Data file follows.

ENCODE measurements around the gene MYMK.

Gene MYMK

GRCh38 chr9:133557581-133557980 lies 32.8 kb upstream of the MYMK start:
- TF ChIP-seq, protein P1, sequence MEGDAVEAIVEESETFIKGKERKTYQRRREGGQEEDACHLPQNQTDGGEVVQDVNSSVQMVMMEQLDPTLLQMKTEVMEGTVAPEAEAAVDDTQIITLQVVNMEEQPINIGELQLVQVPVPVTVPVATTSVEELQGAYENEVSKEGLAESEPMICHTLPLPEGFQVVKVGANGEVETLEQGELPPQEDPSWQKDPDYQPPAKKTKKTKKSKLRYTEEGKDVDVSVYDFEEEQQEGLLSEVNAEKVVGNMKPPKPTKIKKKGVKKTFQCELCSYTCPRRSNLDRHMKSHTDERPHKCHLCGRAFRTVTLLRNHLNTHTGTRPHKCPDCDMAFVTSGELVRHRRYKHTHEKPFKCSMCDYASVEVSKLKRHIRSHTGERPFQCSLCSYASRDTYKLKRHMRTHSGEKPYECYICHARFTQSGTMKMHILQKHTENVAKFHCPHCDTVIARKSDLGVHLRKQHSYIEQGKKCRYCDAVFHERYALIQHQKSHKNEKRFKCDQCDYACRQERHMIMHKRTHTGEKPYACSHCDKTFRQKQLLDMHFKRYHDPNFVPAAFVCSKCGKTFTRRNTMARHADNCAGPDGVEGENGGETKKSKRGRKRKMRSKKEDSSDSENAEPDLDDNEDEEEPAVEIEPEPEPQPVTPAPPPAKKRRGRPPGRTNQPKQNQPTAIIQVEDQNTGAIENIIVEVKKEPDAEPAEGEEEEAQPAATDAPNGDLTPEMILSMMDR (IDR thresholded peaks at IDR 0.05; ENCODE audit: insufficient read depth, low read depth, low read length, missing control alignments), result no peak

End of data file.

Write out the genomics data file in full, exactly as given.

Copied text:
ENCODE measurements around the gene MYMK.

Gene MYMK

GRCh38 chr9:133557581-133557980 lies 32.8 kb upstream of the MYMK start:
- TF ChIP-seq, protein P1, sequence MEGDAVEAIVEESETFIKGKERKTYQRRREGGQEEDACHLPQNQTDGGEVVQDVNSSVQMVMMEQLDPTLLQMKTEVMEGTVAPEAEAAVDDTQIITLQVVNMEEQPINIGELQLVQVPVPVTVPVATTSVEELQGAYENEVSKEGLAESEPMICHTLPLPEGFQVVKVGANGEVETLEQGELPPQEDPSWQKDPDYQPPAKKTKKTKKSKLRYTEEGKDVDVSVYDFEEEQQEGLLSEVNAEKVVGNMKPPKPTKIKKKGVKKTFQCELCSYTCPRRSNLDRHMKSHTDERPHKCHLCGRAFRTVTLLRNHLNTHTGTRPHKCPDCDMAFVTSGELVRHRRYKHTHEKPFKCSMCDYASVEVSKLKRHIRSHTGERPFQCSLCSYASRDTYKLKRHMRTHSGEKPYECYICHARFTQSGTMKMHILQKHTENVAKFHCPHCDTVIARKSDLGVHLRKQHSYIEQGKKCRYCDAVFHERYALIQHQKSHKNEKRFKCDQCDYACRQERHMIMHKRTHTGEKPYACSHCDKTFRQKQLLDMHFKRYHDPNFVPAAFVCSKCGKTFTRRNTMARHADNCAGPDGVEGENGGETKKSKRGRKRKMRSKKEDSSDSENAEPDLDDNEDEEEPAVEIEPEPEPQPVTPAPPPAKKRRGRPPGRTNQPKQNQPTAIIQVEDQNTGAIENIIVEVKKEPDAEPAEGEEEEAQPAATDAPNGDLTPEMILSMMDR (IDR thresholded peaks at IDR 0.05; ENCODE audit: insufficient read depth, low read depth, low read length, missing control alignments), result no peak